Abstract

The conceptual boundary between pleasure and voluptuousness was ambiguous in eighteenthcentury German culture, and both terms were associated with sodomy as the overlapping definitions of Lust, Wollust, and Sodomie in Johann Heinrich Zedler’s Universal-Lexicon (1732–54) illustrate. In a collection of anacreontic poetry (Kleinigkeiten, 1751), and the essays “Rettungen des Horaz” (1754) and Laokoon (1766), Gotthold Ephraim Lessing celebrated art’s potential to arouse the art lover, but the ambivalent status of voluptuous pleasure risked linking that pleasure to sodomy. Lessing responded by establishing a model of art criticism that promoted a normative pleasure in art while censuring other possibilities as sodomitical.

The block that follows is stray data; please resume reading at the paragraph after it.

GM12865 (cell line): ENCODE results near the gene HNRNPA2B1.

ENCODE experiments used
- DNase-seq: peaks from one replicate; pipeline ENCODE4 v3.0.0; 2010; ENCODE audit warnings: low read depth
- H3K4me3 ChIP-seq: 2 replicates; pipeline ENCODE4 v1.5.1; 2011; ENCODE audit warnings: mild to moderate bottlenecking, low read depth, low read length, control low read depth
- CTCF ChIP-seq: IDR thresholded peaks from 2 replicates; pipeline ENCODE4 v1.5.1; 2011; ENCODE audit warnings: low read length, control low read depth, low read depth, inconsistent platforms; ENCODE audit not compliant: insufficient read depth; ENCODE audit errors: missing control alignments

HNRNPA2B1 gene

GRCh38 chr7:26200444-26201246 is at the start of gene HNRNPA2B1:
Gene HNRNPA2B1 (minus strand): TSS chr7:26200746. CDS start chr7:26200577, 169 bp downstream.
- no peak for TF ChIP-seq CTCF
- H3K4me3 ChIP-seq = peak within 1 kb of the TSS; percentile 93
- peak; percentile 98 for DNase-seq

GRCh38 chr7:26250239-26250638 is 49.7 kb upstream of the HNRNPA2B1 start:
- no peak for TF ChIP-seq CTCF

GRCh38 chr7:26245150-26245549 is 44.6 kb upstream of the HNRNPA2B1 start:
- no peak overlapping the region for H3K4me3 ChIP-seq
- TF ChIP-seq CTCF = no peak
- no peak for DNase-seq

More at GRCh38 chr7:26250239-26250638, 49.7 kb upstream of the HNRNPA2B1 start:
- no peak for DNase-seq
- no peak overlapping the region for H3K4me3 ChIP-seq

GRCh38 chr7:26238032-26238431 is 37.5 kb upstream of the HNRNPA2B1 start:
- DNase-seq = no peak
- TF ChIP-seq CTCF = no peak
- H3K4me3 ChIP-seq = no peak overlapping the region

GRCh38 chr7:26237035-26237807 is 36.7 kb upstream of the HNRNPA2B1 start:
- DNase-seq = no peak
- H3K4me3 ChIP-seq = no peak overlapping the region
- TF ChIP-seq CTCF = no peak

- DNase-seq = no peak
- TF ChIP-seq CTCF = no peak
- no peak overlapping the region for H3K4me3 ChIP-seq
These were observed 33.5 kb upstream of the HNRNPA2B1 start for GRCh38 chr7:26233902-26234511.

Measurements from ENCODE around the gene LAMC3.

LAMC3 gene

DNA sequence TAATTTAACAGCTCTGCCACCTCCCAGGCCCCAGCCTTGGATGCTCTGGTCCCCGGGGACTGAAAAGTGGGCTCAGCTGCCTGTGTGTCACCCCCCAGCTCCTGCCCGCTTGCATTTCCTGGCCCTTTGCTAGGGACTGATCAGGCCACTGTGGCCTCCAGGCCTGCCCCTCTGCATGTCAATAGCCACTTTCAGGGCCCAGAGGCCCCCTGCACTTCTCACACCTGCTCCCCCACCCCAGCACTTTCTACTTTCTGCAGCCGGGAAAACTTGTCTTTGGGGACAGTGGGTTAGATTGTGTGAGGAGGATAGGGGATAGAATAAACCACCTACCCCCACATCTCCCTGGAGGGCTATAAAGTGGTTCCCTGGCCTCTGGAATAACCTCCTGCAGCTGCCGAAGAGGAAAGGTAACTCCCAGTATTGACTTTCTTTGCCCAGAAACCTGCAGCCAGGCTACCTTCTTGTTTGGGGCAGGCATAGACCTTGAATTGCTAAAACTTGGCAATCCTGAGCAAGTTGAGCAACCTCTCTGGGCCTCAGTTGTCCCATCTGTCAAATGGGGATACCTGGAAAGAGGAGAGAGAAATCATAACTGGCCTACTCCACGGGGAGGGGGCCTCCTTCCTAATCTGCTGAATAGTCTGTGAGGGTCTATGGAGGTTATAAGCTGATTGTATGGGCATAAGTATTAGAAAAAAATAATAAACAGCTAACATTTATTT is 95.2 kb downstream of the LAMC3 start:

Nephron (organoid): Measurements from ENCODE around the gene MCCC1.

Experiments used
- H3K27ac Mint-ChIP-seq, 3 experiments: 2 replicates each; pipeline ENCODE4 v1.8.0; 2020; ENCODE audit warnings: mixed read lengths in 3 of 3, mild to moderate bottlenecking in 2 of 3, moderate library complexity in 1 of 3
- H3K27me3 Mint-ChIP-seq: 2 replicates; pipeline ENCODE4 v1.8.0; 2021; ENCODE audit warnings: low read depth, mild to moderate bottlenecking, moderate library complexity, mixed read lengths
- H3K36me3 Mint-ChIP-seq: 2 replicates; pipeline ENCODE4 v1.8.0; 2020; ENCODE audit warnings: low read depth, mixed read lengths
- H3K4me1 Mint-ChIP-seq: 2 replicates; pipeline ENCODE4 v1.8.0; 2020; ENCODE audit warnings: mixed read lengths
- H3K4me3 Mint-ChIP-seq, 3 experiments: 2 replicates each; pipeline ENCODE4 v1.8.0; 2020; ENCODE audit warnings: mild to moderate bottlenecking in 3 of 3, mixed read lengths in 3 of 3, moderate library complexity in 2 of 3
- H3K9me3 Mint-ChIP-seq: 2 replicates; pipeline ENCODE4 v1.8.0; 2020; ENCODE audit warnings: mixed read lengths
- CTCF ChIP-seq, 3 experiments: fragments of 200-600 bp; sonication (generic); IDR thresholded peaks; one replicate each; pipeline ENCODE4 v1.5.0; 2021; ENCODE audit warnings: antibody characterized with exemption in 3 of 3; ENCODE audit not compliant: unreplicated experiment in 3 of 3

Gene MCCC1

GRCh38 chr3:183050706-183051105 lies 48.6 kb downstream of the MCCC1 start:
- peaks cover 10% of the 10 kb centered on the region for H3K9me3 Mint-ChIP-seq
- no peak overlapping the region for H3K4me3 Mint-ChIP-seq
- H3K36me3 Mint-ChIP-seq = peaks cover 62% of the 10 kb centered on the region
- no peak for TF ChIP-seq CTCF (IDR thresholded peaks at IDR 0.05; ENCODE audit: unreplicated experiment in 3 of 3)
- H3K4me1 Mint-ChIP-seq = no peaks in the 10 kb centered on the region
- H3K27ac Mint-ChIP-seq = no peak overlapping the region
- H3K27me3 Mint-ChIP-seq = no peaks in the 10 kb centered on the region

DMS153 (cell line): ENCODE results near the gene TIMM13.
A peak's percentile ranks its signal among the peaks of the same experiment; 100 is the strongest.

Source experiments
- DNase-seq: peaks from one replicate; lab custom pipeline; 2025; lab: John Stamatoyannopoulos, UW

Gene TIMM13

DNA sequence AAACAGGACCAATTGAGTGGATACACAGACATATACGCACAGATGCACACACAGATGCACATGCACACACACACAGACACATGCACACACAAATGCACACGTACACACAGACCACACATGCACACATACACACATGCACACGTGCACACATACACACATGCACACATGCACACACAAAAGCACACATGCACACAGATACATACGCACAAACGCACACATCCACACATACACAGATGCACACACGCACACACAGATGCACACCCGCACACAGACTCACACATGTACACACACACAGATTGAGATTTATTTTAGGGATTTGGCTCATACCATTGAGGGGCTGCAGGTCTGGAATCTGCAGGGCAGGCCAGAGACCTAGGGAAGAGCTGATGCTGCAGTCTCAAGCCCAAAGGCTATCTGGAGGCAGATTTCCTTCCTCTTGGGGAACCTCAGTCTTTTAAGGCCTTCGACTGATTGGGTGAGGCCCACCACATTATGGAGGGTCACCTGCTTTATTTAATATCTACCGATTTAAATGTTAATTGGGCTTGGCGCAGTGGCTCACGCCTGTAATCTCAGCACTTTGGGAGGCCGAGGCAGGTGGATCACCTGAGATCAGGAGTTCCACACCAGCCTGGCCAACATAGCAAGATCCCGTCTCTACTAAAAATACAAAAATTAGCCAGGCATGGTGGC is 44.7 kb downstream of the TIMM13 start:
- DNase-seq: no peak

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Additional Information

ISSN
1086-315X
Print ISSN
0013-2586
Pages
pp. 39-52
Launched on MUSE
2013-10-04
Open Access
No
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